Tuesday, May 24, 2022
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Art For Art’s Sake Is An Elite Lie | By T.M. Krishna

Whether manifestly spoken or not, art is always political. How can it not be so in times when the political class is in cahoots with hate-mongers?

Art For Art’s Sake Is An Elite Lie | By T.M. Krishna
Sense Garden Photograph by PTI

A brief sequence of events first, about my November 17 concert in Delhi that was famously “postponed” at the last minute. The bare-bones story suffices to reveal the real nature of what had happened, alm­ost on the eve of that event. The schedule of Spic-Macay’s two-day ‘Dance and Music in the Park’ programme, of which my concert was to be a part, had been confirmed a few months ago. The whole show was to be co-presented by the Airports Authority of India (AAI). In early November, the AAI proudly tweeted that they were presenting my concert in Delhi as part of the two-day programme. I had retweeted their tweet. So far, so good.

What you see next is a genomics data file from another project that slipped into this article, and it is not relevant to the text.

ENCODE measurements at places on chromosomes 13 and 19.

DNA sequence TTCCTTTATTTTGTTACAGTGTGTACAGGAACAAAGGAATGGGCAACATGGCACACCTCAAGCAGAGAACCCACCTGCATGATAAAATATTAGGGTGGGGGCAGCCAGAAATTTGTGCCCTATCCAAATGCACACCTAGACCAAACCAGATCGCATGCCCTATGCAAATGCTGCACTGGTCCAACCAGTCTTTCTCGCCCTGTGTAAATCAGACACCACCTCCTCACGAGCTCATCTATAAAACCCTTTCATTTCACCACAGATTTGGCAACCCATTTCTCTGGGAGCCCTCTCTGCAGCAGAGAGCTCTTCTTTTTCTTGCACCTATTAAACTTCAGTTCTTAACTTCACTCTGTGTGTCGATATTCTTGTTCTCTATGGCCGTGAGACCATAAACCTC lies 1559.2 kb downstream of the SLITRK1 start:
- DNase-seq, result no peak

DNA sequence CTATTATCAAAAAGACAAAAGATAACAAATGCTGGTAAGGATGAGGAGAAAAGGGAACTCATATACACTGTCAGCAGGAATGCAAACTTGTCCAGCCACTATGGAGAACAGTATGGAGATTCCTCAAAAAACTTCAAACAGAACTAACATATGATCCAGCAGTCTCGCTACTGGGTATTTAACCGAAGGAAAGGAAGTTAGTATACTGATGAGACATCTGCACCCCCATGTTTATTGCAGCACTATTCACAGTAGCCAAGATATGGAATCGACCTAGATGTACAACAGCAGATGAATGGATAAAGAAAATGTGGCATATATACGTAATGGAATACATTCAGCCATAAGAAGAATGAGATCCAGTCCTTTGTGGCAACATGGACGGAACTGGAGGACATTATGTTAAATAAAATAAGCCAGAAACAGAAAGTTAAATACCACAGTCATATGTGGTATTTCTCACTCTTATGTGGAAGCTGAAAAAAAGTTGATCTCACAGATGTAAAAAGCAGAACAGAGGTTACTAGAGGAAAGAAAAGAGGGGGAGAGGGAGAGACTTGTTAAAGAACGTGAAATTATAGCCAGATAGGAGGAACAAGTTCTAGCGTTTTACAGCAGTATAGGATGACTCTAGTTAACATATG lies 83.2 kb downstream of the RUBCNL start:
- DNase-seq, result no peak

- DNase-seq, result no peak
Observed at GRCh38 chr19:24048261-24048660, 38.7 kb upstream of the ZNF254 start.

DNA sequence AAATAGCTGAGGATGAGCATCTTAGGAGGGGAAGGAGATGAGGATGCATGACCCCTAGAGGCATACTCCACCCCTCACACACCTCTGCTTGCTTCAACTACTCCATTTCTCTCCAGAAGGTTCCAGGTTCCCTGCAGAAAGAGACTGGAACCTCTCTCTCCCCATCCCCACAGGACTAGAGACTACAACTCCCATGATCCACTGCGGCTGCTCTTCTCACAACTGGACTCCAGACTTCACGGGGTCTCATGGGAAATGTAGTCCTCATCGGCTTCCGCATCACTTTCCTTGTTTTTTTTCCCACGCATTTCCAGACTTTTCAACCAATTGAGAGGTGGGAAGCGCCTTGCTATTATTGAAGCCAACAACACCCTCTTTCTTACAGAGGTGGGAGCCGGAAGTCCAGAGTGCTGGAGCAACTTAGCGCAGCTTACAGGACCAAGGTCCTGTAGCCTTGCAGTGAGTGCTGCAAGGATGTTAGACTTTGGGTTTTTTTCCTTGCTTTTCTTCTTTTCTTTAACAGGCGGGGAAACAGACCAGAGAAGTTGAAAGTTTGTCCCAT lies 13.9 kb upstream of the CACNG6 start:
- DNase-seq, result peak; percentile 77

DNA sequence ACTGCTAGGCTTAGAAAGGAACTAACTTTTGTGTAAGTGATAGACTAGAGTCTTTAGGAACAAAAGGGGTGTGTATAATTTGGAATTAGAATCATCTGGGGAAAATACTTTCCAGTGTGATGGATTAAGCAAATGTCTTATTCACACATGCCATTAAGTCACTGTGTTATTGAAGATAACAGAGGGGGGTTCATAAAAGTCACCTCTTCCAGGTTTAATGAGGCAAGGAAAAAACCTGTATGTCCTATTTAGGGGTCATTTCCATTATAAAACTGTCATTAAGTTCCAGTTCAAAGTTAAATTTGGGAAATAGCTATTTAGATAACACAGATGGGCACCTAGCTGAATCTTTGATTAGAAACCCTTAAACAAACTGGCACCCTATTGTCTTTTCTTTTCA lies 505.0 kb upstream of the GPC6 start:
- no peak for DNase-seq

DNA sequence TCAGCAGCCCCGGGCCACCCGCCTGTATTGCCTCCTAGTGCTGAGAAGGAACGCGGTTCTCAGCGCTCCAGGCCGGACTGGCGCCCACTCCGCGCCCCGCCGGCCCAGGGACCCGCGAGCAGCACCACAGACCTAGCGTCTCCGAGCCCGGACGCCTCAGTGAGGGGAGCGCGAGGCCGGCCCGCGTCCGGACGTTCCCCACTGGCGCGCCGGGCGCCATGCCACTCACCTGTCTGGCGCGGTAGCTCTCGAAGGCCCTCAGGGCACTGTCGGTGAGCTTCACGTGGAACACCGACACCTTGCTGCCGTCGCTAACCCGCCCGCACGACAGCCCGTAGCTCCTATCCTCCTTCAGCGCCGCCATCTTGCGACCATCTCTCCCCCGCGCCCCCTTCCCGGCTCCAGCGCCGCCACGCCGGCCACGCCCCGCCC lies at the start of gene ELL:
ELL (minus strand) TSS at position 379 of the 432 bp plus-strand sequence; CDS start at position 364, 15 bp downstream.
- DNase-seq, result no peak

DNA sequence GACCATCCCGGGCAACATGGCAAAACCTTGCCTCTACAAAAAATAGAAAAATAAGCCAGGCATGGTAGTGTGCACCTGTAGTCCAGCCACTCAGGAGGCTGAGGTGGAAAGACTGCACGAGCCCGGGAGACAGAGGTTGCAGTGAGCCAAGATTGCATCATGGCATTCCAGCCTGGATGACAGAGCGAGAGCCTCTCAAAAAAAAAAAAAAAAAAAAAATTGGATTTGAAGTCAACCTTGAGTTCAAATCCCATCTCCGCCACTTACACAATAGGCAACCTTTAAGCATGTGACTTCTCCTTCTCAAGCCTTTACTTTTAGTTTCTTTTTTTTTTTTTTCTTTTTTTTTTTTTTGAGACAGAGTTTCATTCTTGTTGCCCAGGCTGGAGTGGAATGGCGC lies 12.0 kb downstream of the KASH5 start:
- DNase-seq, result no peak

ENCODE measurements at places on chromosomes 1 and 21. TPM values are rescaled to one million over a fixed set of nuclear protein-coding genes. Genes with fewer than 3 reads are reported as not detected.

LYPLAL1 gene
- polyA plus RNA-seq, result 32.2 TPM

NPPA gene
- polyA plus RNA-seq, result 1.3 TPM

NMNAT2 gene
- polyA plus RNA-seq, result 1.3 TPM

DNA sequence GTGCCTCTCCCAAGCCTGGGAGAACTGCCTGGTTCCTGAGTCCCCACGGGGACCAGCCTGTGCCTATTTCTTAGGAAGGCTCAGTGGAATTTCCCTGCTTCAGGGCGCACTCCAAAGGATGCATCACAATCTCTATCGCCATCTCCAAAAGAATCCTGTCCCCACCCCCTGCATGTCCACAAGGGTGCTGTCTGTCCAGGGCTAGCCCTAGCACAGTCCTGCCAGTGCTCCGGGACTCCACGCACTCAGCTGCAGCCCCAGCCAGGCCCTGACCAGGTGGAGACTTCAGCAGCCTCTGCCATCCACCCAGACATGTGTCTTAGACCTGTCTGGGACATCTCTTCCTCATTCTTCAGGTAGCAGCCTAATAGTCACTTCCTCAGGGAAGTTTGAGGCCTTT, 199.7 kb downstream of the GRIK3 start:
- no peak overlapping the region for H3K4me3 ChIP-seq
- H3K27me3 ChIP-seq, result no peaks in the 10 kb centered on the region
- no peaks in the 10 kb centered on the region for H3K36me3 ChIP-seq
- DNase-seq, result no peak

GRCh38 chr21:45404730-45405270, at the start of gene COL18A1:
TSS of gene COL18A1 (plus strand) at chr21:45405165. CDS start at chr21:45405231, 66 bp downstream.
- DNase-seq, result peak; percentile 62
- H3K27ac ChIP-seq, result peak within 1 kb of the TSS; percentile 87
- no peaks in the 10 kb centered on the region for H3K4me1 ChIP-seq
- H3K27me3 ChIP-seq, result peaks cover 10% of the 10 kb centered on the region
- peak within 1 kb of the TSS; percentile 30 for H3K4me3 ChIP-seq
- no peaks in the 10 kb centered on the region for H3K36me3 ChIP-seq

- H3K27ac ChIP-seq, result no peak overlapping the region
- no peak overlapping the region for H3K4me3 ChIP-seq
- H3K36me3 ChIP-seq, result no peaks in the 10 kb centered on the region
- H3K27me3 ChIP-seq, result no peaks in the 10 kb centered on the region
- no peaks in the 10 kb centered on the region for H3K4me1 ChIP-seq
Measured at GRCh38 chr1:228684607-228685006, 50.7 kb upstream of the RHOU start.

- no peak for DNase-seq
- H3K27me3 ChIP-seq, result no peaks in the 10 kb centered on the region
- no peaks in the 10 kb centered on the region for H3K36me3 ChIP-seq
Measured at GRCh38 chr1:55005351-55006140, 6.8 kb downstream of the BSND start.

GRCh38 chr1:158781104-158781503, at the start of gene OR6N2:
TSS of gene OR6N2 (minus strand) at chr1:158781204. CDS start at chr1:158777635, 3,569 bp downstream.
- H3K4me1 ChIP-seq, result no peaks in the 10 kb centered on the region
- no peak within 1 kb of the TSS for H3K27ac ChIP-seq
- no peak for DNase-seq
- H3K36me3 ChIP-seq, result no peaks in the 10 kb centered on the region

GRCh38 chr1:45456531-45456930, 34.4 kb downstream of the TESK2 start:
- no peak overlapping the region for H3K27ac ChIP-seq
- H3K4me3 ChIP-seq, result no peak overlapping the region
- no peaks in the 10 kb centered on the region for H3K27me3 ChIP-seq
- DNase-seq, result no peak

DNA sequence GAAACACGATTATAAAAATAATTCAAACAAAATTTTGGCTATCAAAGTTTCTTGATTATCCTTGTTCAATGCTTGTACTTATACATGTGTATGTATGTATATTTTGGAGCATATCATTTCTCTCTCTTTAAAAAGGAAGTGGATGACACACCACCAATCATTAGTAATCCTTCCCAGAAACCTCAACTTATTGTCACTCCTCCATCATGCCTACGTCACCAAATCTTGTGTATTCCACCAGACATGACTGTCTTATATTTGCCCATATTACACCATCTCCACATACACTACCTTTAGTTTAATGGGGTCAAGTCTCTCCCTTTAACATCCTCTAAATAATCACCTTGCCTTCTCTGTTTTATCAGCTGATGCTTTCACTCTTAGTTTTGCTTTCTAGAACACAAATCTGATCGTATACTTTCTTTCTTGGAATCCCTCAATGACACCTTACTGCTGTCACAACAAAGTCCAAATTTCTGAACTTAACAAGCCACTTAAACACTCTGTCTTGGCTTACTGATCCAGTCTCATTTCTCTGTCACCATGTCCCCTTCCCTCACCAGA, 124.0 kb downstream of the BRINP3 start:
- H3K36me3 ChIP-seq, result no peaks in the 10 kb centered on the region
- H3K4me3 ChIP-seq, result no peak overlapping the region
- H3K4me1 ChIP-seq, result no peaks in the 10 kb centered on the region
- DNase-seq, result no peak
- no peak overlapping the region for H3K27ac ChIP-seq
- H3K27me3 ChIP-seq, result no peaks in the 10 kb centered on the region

It was on November 12 that the trolling began. The AAI was targeted viciously on social media for having associated itself with my concert. And I was of course anointed with the now-familiar abuses—“anti-national”, “urban Naxal”, “anti-­Hindu”—and questions were asked about how a person who is anti-BJP and critical of Prime Minister Narendra Modi could be featured by the AAI. The trolls had tagged several central ministers and the PMO in their tweets. I have been told that Spic-Macay was informed about the trolling on November 13 but were reassured that the concert would go on as planned. Later in the day, they were asked by AAI to make extra security arrangements. Despite that off-stage drama, everything seemed fine until that evening.

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